(the significance of this name in the present context must not be taken

too literally since a number of towns, islands and promontories have so

been named). The island was purchased by the Dutch in 1617, captured by

the French in 1677 and occupied occasionally by the British. Now known

as Goree island it has become part of the important entrep™t of Dakar.

This sequence of events has afforded an opportunity for coconuts to be

taken to Dutch, French and British possessions in Africa and America

from a source that was not directly controlled by the Portuguese.

 

Feeling like a nut, Selene

 

 

Date: Sat, 13 Aug 2005 08:58:32 -0400

From: "Daniel  Phelps" <phelpsd at gate.net>

Subject: Re: [Sca-cooks] Indian Nut

To: "Cooks within the SCA" <sca-cooks at ansteorra.org>

 

Was written:

> The problem with a coconut from Cape Verde is the cookbook (which is

> probably the Anonimo Toscano) is late 14th or very early 15th Century. The

> Portugese only located the Cape in 1456.

>

> It is possible that coconuts were shipped as part of the spice trade into

> Egypt then into Italy which would make the nuts expensive and rare.  I have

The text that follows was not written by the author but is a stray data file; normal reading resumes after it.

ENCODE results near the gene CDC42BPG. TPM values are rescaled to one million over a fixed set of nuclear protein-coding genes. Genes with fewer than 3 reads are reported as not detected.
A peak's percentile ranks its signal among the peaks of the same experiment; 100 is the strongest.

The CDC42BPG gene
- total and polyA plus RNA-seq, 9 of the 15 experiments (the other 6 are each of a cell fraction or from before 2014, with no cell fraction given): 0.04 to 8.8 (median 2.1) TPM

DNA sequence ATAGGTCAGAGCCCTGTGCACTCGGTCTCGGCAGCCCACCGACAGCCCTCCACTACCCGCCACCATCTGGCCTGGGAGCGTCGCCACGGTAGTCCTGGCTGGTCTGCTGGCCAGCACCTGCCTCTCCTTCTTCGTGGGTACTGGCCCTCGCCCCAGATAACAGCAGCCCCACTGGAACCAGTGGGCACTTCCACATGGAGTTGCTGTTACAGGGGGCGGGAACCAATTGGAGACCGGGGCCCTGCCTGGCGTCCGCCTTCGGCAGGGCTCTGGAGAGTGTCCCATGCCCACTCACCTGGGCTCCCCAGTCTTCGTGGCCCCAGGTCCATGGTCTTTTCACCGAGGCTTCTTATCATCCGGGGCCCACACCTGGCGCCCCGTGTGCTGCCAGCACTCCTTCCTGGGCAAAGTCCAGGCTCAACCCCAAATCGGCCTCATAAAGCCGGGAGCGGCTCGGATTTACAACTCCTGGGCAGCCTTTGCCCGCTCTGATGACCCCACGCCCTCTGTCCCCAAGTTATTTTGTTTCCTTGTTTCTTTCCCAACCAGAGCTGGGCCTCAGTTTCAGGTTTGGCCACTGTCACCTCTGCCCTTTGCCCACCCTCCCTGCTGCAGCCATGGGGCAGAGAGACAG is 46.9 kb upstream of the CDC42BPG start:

> to admit, I haven't encountered the idea in any of my readings.

>

> One also needs to remember that coconuts are primarily found in the Pacific

> and Indian Oceans and that those in West Africa were brought there probably

> by trade, which may have occurred after the Portuguese started regular trade

> with India.

>

> The history of the coconut looks like it might be fertile ground for a

> little research.

 

Check the Flori as I think that there is some information there in regards

our previous discussion a while back.  Be that as it may check the popular

reference book "The Book of Edible Nuts" by Frederic Rosengarten, Jr. as

pages 65 through 93 are specifically devoted to it and the first 5 pages to

its history.  Scattered notes on its history appear elsewhere in the entry

as well.    Apparently not know in the classical European world, i.e. Greek

and Roman, it does appear to be at the very least late period European, i.e.

very late 15th and 16th century via the Portuguese and Spanish and into the

17th century and out of period with the Dutch.  He opinions that the

Portuguese introduced it into the Atlantic Ocean basin after 1500 and the

Spanish to the Caribbean in the early 16th century.  First reference to it

being called the Indian nut is by Cosmos Indicopleustes an Egyptian monk